The Denver Broncos wanted to address the linebacker position, which was an issue in the 2021 season. The Broncos suffered multiple inside linebacker injuries, and depth was tested, and before Jonas Griffith and Baron Browning did intervene, the depth was failing.
Thus, in free agency last spring, the Broncos signed a linebacker from the Philadelphia Eagles, Alex Singleton. Singleton was a vital special teams player for the Eagles, but he also saw the field on defense.
So, with the changes in defense, what does Singleton offer for the 2022 season? Let’s take a look at his resume to get a pearl on the answer.
Singleton will turn 29 towards the end of the season.
Singleton played his college football at Montana State. In the last two years of playing for the Bobcats, he’s filled out the stat sheet.
According to the Montana State website, Singleton had 155 tackles, 31.5 tackles for a loss, 3.5 sacks, three forced fumbles and four combined interceptions in 2013 and 2014. He topped the competition at which he was faced, and after the 2014 season he was eligible. for the 2015 NFL Draft.
Singleton had a solid Pro Day, but it wasn’t enough to get drafted. He rebounded in the NFL for the 2015 season, but in the 2016 Canadian Football League draft, he was the sixth overall pick.
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Prior to being drafted into the CFL, Singleton spent time with the Seattle Seahawks and New England Patriots before landing with the Minnesota Vikings for most of the 2015 season.
Singleton spent the 2016, 2017 and 2018 seasons with the Calgary Stampeders before signing with the Eagles in January 2019. He remained with the Eagles for the next three seasons and played reasonably well.
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While with the Eagles, Singleton was a vital special teams player, seeing over 200 snaps each season and 731 third phase snaps. It was well rated by Focus on professional football each of the last two seasons with a special teams rating of 78.6 and 69.8, respectively, after a 61.8 rating in his first year in Philadelphia.
In the past two seasons, Singleton has seen the field in defense, and PFF has ranked him poorly in coverage: 52.0 in 2020 and 39.3 in 2021. He has been targeted 128 times over those two seasons, allowing 108 catches for 958 yards and nine touchdowns.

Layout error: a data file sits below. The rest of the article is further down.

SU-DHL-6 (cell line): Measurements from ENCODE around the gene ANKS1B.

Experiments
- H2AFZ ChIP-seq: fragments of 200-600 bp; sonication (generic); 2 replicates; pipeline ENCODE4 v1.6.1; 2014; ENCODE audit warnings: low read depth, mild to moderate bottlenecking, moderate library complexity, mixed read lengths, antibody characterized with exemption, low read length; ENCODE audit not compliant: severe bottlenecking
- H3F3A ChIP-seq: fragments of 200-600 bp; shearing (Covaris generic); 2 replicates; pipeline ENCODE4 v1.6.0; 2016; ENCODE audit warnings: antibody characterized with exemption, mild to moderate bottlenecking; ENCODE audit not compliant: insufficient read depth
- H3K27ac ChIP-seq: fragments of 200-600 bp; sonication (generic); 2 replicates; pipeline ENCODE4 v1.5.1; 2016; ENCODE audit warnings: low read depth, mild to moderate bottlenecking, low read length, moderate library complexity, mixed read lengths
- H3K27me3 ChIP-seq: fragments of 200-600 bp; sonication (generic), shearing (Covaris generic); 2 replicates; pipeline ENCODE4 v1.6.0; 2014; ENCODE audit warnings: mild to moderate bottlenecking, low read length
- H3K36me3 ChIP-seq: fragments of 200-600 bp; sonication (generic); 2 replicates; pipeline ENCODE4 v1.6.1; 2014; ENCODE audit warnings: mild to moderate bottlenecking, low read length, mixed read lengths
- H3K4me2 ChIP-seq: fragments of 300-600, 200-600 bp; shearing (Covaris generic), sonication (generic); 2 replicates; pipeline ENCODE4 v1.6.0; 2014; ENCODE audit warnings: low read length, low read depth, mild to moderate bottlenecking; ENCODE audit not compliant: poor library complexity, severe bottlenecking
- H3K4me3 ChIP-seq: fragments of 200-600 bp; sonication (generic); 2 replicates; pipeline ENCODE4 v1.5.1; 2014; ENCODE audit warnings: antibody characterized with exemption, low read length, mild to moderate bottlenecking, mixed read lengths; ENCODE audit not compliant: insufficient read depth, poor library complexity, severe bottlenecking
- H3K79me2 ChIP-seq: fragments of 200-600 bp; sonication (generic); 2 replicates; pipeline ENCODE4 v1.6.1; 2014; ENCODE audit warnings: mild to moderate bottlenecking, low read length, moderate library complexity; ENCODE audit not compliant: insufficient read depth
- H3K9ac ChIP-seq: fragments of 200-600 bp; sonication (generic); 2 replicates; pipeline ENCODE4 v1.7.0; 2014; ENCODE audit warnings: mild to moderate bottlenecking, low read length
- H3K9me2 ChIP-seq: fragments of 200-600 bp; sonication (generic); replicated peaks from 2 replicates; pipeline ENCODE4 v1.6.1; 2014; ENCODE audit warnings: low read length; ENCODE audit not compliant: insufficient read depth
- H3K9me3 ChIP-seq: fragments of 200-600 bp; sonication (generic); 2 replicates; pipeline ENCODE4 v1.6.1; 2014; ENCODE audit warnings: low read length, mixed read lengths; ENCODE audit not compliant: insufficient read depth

Singleton’s play as a pass rusher, as a blitzer, was effective. On 63 passing rush snaps, he had 17 total pressures and three sacks over the two years.
Singleton was fine as a depth play, but he’s not starting material at linebacker. Missed tackles were a problem as he felt six on special teams, with 12 tackles, and added 35 more puffs on defense.
Now, Singleton has 189 tackles over the past two seasons, but his average tackle depth was 5.1 yards in 2020 and 3.4 in 2021. So if you think of him as a special teams linebacker and a depth in defense is acceptable.
But if you consider him a starter, especially in the AFC West, it will be problematic.
The Broncos’ starting linebackers appear to be Josey Jewell and Jonas Griffith. It doesn’t look like Singleton is as much a part of this competition as some media outlets first thought, but rather an important piece of depth. His special teams play is good, and Denver was in dire need of help there.
There aren’t many advantages with Singleton as with Griffith, and Singleton isn’t as good as Jewell. Singleton will be on the Broncos’ roster barring injuries, but his role seems destined to be a special teams baseman as the team looks to see significant improvement in its special teams units.
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